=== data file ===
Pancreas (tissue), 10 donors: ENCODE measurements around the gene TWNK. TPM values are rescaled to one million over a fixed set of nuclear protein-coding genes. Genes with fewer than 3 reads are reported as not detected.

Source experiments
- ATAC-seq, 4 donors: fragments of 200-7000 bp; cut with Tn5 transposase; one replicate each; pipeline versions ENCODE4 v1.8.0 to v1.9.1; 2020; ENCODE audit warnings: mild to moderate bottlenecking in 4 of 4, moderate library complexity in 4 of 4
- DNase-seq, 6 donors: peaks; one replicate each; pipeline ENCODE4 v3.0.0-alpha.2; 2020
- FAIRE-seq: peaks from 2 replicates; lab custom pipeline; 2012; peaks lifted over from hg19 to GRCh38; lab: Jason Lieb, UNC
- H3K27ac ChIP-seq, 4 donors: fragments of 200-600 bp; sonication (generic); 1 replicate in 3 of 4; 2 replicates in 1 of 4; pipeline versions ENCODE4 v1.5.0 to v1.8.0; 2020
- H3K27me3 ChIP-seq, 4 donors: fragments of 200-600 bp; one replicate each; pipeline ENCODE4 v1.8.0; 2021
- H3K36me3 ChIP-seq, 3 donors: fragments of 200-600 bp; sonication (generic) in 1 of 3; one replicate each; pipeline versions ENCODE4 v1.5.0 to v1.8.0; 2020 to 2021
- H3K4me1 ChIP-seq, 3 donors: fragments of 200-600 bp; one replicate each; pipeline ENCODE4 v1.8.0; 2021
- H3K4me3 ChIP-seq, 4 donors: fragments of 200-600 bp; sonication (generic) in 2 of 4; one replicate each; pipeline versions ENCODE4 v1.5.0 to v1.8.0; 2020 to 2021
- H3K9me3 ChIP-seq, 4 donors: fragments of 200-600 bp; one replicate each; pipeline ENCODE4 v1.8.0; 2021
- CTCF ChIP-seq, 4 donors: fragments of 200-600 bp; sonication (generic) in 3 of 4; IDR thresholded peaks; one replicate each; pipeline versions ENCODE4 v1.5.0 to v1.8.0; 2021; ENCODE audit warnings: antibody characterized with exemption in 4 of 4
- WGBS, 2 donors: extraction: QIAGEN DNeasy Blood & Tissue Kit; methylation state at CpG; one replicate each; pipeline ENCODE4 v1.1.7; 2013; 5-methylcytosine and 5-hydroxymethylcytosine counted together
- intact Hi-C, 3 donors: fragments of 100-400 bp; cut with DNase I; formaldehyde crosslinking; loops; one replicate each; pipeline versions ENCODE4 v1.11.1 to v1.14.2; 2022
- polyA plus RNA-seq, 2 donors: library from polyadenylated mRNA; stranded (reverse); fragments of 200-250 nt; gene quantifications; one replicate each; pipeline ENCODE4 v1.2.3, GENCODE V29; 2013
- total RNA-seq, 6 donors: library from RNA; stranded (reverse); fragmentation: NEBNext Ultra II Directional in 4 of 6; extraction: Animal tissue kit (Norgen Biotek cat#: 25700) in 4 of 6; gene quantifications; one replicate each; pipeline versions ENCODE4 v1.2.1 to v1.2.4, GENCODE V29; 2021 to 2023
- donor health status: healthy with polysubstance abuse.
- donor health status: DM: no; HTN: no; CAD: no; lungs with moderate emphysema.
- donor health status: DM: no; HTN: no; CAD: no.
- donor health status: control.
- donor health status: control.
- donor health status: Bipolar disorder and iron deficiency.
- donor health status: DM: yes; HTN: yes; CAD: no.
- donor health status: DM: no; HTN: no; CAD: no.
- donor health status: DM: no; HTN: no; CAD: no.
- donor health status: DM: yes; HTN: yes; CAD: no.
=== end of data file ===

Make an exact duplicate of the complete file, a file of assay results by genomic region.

Pancreas (tissue), 10 donors: ENCODE measurements around the gene TWNK. TPM values are rescaled to one million over a fixed set of nuclear protein-coding genes. Genes with fewer than 3 reads are reported as not detected.

Source experiments
- ATAC-seq, 4 donors: fragments of 200-7000 bp; cut with Tn5 transposase; one replicate each; pipeline versions ENCODE4 v1.8.0 to v1.9.1; 2020; ENCODE audit warnings: mild to moderate bottlenecking in 4 of 4, moderate library complexity in 4 of 4
- DNase-seq, 6 donors: peaks; one replicate each; pipeline ENCODE4 v3.0.0-alpha.2; 2020
- FAIRE-seq: peaks from 2 replicates; lab custom pipeline; 2012; peaks lifted over from hg19 to GRCh38; lab: Jason Lieb, UNC
- H3K27ac ChIP-seq, 4 donors: fragments of 200-600 bp; sonication (generic); 1 replicate in 3 of 4; 2 replicates in 1 of 4; pipeline versions ENCODE4 v1.5.0 to v1.8.0; 2020
- H3K27me3 ChIP-seq, 4 donors: fragments of 200-600 bp; one replicate each; pipeline ENCODE4 v1.8.0; 2021
- H3K36me3 ChIP-seq, 3 donors: fragments of 200-600 bp; sonication (generic) in 1 of 3; one replicate each; pipeline versions ENCODE4 v1.5.0 to v1.8.0; 2020 to 2021
- H3K4me1 ChIP-seq, 3 donors: fragments of 200-600 bp; one replicate each; pipeline ENCODE4 v1.8.0; 2021
- H3K4me3 ChIP-seq, 4 donors: fragments of 200-600 bp; sonication (generic) in 2 of 4; one replicate each; pipeline versions ENCODE4 v1.5.0 to v1.8.0; 2020 to 2021
- H3K9me3 ChIP-seq, 4 donors: fragments of 200-600 bp; one replicate each; pipeline ENCODE4 v1.8.0; 2021
- CTCF ChIP-seq, 4 donors: fragments of 200-600 bp; sonication (generic) in 3 of 4; IDR thresholded peaks; one replicate each; pipeline versions ENCODE4 v1.5.0 to v1.8.0; 2021; ENCODE audit warnings: antibody characterized with exemption in 4 of 4
- WGBS, 2 donors: extraction: QIAGEN DNeasy Blood & Tissue Kit; methylation state at CpG; one replicate each; pipeline ENCODE4 v1.1.7; 2013; 5-methylcytosine and 5-hydroxymethylcytosine counted together
- intact Hi-C, 3 donors: fragments of 100-400 bp; cut with DNase I; formaldehyde crosslinking; loops; one replicate each; pipeline versions ENCODE4 v1.11.1 to v1.14.2; 2022
- polyA plus RNA-seq, 2 donors: library from polyadenylated mRNA; stranded (reverse); fragments of 200-250 nt; gene quantifications; one replicate each; pipeline ENCODE4 v1.2.3, GENCODE V29; 2013
- total RNA-seq, 6 donors: library from RNA; stranded (reverse); fragmentation: NEBNext Ultra II Directional in 4 of 6; extraction: Animal tissue kit (Norgen Biotek cat#: 25700) in 4 of 6; gene quantifications; one replicate each; pipeline versions ENCODE4 v1.2.1 to v1.2.4, GENCODE V29; 2021 to 2023
- donor health status: healthy with polysubstance abuse.
- donor health status: DM: no; HTN: no; CAD: no; lungs with moderate emphysema.
- donor health status: DM: no; HTN: no; CAD: no.
- donor health status: control.
- donor health status: control.
- donor health status: Bipolar disorder and iron deficiency.
- donor health status: DM: yes; HTN: yes; CAD: no.
- donor health status: DM: no; HTN: no; CAD: no.
- donor health status: DM: no; HTN: no; CAD: no.
- donor health status: DM: yes; HTN: yes; CAD: no.